Hey folks, just wanted to check in and let everyone (all 4 or 5 of you) know that I haven’t died, or worse, given up the Internet because I got religion in a really big, really Luddite way.  I have, in fact, been writing my senior thesis here at the good old University of Alabama, and applying to graduate programs, and generally stressing out about both.  BUT!  I have good news:

1. Good news for me: I’m going to grad school.  Can’t say where yet, but it’s happened, and soon I’ll be saying things like “why, that calls for a mention of reductio ad absurdum…” or “it’s Dr. Morales to you.”  In any case, nobody cares.

2. Good news for the blog: I haven’t stopped reading or reviewing, and while grad school might put me out of commission again, I have a few months of grace period between now and then, so I may have some more regular updates.

In any case, I have been writing more conventional (ie. not indie) reviews for the campus paper.  I’m including the link to my byline and such right here: http://cw.ua.edu/author/isabela-morales/ 

I’ll be re-posting those as well, and they include such titles as:

The Marriage Plot, by Jeffrey Eugenides (they made me write it for Valentine’s Day)

Wolf Hall, by Hilary Mantel (I made them let me do Thomas Cromwell)

The Hunger Games, by Suzanne Collins (read it before the movie comes out, you hipsters, or you never will out of pride, I know it!)

Oh, and also look for more television reviews coming up.  I watch so much tv, you see, so so much.

Walden: Escape to Zombie Mountain (a horror novel somebody really needs to write)

11 Oct

So, I was sitting in English class today, poring over Henry David Thoreau’s Transcendentalist classic Walden, when I had a brilliant idea.  It was the kind of brilliant idea that comes without warning, a bolt of electricity shocking the torpid mind of a college senior in a freshman English class at 8 am on a Tuesday.  That kind of idea.  You know what I mean.  And the idea was this:

Somebody needs to turn Walden into a horror-fantasy novel along the lines of Pride and Prejudice and Zombies or Abraham Lincoln: Vampire Hunter.  Think about it for a minute.

Genius, right?

He's halfway to zombiehood already. Look at those circles under the eyes.

Walden, for those of you whose minds and imaginations also occasionally drifted off during your 8 am English courses, is a book (nonfiction) about a man who lives in almost perfect solitude in the woods for two years, communing with nature, building rickety shelters for himself, and all around disappointing the parents who put him through Harvard.

But take this 19th-century intellectual, Henry David Thoreau, place him in a post-apocalyptic landscape of roving bands of hungry zombies, and you’ll never look at Transcendentalism the same way again (“I went to the woods to live free of the undead,” or something like that).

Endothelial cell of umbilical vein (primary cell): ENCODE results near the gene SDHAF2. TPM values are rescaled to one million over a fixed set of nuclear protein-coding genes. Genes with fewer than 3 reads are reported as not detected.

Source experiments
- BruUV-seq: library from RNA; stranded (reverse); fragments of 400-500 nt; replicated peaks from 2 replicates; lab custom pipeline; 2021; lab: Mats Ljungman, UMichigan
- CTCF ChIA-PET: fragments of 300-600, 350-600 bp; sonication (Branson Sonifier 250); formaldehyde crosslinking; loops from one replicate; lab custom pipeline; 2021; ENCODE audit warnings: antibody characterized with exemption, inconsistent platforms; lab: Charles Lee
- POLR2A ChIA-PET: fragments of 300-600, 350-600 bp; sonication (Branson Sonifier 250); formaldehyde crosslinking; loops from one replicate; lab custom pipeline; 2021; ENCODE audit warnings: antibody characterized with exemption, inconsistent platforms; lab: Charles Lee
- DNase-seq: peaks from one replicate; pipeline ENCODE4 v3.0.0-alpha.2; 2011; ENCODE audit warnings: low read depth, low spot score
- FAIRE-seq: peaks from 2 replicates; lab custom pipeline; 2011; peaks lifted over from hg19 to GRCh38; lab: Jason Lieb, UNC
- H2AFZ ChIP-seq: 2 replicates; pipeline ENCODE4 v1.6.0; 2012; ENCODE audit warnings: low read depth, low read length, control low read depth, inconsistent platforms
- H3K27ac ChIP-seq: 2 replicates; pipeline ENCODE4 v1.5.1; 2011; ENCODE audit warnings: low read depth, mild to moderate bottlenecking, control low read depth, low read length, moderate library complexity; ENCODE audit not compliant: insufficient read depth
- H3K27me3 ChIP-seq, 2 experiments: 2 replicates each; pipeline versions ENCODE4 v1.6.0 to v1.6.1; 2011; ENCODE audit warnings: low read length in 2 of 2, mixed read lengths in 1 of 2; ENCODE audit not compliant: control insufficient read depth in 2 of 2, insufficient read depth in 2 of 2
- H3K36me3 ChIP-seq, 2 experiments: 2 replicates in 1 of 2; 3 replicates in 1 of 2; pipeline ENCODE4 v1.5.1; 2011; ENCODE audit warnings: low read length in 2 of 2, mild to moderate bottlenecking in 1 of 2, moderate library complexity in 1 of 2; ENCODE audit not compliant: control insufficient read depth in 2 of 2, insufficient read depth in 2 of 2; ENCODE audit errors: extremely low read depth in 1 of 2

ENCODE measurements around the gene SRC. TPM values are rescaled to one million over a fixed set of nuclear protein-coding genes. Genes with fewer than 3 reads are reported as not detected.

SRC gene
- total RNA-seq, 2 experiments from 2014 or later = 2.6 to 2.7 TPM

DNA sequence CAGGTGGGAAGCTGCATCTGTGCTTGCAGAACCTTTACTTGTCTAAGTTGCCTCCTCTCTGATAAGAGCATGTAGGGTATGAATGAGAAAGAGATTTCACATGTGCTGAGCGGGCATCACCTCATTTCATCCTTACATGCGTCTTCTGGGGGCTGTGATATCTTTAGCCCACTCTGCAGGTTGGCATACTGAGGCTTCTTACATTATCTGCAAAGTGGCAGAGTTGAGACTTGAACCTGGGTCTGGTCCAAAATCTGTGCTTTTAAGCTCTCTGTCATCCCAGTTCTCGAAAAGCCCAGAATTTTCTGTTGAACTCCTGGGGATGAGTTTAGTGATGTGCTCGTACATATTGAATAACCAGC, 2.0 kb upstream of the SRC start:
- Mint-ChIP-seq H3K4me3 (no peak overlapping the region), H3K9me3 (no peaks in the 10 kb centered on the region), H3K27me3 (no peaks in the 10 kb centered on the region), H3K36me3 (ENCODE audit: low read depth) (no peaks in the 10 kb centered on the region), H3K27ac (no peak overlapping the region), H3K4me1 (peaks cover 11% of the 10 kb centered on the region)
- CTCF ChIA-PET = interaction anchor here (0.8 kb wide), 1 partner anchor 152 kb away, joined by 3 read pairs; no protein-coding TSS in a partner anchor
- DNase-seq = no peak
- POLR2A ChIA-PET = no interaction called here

I can see Thoreau escaping his little Northeastern town, overrun by hungry corpses, and hiding out at Walden Pond for his survival.  But, being Thoreau, and feeling all at one with nature in his hermit-like life, he finds himself realizing that the zombies have it right: They suck all the juices and marrow out of life like real men (literally).  The following is an actual quote from the real Walden:

I think that I love society as much as most, and am ready enough to fasten myself like a bloodsucker for the time to any full-blooded man that comes in my way.

Thoreau naturally grabs his buddies Emerson and Whitman, and joins the zombie hordes just long enough to get brutally dismembered and die screaming.  But they lived, you know?  They followed their own Truth.  They didn’t conform to the conventions of a society that told them to run from the undead parasites taking over the world.  That’s the path to a life of quiet desperation.

Anyway, I think Walden‘s in the public domain, so: somebody get on this.*

* 50% of royalties to me, goes without saying, amiright?

“How to Succeed in Evil” stands out among indie ebooks

11 Oct

Edwin Windsor is not a super villain. True, he has the perfect name for it, as well as the additional prerequisites of extraordinary wealth, cold hyper-rationality, impeccable taste in suits, a flawless golf game and a vicious attorney for a henchman. But that could describe any number of the successful business overlords those disgruntled Occupy Wall Street protesters despise, right? So whatever the appearances, Edwin Windsor is not a super villain. He simply advises them.

Click here for the original column in the University of Alabama's Crimson White.

This is the leading man in Patrick E. McLean’s novel “How to Succeed in Evil” (without really trying). And as our Mr. Windsor is not a conventional protagonist, neither is “How to Succeed in Evil” a conventional novel. For one thing, you won’t find it in proud stacks of glossy hardcover books in the checkout line at Barnes & Noble (or any other brick-and-mortar bookstore, for that matter). At the moment, you can’t get it in paper at all. McLean’s very clever, very funny, very smart superhero story is also very, very independent.

“How to Succeed in Evil” is one of the growing number of indie novels by new authors, self-published in electronic formats like Amazon’s Kindle e-books. But don’t let that dissuade you from picking it up (virtually, of course). While a disappointing number of self-published books rightly deserve the name “vanity presses,” McLean’s novel soars over the mass of mediocrity like a bird, a plane or Windsor’s cape-wearing nemesis Excelsior.

I’ll admit, there were some pretty bizarre proofreading errors. Like one spot where I couldn’t tell if the word was supposed to be “air” or “aether.” But that’s what professional copy editors are for, and if this book takes off — as I think it deserves to — then maybe next time McLean publishes a book, he can get one. And in any case, the occasional typo isn’t too distracting, considering just how good the quality of storytelling is.